This arrangement is nice from a fixed cost protection standpoint, even though it's structured as a loan of sorts.  Curious what the "terms" are.

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                  • #10




                    Ours is set up so that the buy-in is pretty small, but then you are on a partial distribution for a set period of time. Ends up being a pretty big chunk of sweat equity.
                    Click to expand...


                    Sent you a PM that doesn't look like it's went through.  Let me know if it didn't.  2nd one in 2 days that's done that where I don't see it in my "sent" feed.  May be a glitch.

                    Comment


                    • #11
                      I think the PM is broken.  The last time I did one of these deals I paid cash.  It was an investment in a local hospital.  Many people took out bank loans.  Sometimes there was a quarter with no distribution.  Problematic for those with a loan.  I have invested in 3 such deals over my career.  One ASC that did well but I had to sell out when I moved.  Both times that I have invested in the same local hospital it has been bought out by a larger entity which produced a larger capital gain.  One thing to keep in mind is these investments are very illiquid.  Johanna has a good point about over-building.  Just because something has been a great investment in the past is no guarantee going forward.  Do your due diligence.

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                      • #12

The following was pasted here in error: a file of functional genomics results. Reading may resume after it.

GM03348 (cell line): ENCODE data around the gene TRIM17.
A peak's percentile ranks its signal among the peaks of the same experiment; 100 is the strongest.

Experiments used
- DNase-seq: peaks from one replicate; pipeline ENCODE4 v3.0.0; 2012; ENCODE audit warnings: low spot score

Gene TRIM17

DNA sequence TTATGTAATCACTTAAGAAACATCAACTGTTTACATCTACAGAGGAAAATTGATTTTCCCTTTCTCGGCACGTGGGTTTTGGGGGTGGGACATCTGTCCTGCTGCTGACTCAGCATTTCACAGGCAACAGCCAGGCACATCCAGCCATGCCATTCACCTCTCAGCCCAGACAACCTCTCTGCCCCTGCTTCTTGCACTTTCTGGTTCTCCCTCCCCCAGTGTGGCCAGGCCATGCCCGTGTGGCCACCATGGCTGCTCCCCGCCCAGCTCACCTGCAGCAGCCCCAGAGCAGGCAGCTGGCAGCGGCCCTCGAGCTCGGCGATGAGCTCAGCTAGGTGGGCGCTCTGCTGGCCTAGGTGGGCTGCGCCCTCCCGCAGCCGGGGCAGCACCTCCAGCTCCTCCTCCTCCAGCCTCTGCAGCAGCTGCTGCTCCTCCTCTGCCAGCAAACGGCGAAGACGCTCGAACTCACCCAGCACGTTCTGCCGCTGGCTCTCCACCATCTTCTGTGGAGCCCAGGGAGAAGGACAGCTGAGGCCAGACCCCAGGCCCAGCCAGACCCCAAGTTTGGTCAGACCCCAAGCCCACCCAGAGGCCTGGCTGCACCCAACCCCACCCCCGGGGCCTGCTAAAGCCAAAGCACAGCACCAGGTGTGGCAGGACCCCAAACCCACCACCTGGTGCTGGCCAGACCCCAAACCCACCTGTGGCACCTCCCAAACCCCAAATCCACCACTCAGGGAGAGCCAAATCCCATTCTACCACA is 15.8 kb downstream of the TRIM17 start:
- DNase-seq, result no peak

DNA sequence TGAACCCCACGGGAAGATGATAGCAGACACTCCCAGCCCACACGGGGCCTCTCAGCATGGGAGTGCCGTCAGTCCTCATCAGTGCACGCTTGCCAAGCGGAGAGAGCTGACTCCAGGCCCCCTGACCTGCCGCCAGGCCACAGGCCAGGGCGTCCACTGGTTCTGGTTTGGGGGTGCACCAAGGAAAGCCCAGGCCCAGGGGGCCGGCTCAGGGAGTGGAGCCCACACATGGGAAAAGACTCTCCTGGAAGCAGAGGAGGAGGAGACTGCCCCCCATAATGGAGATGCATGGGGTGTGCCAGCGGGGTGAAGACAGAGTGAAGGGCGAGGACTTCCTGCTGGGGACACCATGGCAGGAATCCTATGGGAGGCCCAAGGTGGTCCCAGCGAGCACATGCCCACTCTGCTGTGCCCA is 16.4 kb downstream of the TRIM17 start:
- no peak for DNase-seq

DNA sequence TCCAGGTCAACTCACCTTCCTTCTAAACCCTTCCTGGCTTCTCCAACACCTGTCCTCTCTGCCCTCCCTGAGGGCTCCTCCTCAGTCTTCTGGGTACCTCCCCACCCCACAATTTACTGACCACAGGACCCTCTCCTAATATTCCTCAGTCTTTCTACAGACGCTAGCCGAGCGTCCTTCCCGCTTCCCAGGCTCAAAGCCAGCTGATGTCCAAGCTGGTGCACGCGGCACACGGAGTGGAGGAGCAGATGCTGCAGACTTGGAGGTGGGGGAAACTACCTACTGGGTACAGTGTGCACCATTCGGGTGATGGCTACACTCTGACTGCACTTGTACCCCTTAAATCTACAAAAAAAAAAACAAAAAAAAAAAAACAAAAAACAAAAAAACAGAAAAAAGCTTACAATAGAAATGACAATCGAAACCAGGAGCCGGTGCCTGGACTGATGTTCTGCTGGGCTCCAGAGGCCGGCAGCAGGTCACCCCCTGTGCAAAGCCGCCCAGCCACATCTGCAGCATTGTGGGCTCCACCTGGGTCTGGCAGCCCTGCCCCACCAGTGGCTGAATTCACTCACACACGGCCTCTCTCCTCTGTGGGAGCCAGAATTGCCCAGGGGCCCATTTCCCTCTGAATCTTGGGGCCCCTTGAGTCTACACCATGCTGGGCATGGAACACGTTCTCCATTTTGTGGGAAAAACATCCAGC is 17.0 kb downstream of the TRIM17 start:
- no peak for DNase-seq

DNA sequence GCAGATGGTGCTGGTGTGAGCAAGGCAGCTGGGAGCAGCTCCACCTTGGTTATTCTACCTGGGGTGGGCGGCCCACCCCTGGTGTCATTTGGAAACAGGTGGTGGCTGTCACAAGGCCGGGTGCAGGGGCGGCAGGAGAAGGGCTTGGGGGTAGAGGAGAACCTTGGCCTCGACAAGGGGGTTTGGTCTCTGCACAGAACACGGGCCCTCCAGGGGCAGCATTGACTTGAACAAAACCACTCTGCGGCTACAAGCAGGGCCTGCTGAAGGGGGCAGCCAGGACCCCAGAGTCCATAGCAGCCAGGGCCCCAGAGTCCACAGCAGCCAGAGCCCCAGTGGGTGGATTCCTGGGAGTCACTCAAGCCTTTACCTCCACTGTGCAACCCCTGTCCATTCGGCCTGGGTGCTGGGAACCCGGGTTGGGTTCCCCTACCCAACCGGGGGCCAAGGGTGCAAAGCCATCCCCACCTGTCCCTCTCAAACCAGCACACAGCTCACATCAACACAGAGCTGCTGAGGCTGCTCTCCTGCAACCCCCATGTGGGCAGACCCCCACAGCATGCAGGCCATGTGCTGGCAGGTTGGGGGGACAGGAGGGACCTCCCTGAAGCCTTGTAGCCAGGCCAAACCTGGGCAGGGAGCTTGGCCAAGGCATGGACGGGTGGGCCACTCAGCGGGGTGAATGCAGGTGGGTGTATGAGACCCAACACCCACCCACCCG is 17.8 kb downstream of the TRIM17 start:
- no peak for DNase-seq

Great point about not having a quarterly distribution on occasion. Needing to have extra cash around to make sure you can cover the loan in that event creates an opportunity cost issue as well.

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                        • #13
                          I try to never save cash for anything I can take a reasonable rate loan for.  Why have cash sitting stagnant for a year or two earning 1-3% when it could be invested.  When the time comes, get the loan, which will likely be a tax-deductible so effectively only 2-3.5%?  This is what we do with cars, equipment for the office, home renovations, etc.  I do pay non-mortgage debt aggressively though.

                          Comment


                          • #14
                            Is it a single specialty or multi specialty ASC?  Also do not assume that investing in ASC is without risk.  I have had a less than ideal experience with ours in the short term, losing about 80% of share price purchased and a halt on distributions.  Long term it will hopefully be a good investment.  I consider it part of my alternative class of assets which I don't want to be >8% of my portfolio (the rest being US and INT market cap index funds, and Bond index fund).  If you consider it as part of your portfolio it takes the emotions out of the performance.  There are not any asset classes I would borrow to buy into, but that is my own risk tolerance, and only you can decide for yourself.  Good luck

                            I do have a question, if you bought the share today how much of your portfolio percentage wise would the ASC comprise?

                            Comment


                            • #15
                              Admittedly the ASC was not part of my investment plan, nor were some other things (real estate mainly). But it has done well historically which I know doesn’t mean anything for future values/performance.

                              It would represent a minority of my investment portfolio. Single specialty for the most part.

                              Sorry yours hasn’t worked out in the short term, but I hope things change moving forward.